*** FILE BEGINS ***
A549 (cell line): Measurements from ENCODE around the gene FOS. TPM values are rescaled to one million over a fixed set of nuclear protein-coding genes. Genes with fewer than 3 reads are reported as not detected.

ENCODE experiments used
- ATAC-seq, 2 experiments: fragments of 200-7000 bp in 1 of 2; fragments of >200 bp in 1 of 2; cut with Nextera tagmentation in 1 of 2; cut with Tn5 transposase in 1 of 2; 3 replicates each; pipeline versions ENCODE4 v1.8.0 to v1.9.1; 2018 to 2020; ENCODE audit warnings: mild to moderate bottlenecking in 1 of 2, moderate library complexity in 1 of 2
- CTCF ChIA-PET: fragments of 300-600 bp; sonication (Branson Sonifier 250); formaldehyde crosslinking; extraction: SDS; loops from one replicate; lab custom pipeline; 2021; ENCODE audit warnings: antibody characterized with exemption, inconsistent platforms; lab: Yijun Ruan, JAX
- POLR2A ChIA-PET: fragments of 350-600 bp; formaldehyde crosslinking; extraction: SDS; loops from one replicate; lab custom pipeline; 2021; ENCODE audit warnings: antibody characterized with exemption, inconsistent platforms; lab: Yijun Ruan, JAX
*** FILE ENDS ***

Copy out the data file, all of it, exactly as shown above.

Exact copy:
A549 (cell line): Measurements from ENCODE around the gene FOS. TPM values are rescaled to one million over a fixed set of nuclear protein-coding genes. Genes with fewer than 3 reads are reported as not detected.

ENCODE experiments used
- ATAC-seq, 2 experiments: fragments of 200-7000 bp in 1 of 2; fragments of >200 bp in 1 of 2; cut with Nextera tagmentation in 1 of 2; cut with Tn5 transposase in 1 of 2; 3 replicates each; pipeline versions ENCODE4 v1.8.0 to v1.9.1; 2018 to 2020; ENCODE audit warnings: mild to moderate bottlenecking in 1 of 2, moderate library complexity in 1 of 2
- CTCF ChIA-PET: fragments of 300-600 bp; sonication (Branson Sonifier 250); formaldehyde crosslinking; extraction: SDS; loops from one replicate; lab custom pipeline; 2021; ENCODE audit warnings: antibody characterized with exemption, inconsistent platforms; lab: Yijun Ruan, JAX
- POLR2A ChIA-PET: fragments of 350-600 bp; formaldehyde crosslinking; extraction: SDS; loops from one replicate; lab custom pipeline; 2021; ENCODE audit warnings: antibody characterized with exemption, inconsistent platforms; lab: Yijun Ruan, JAX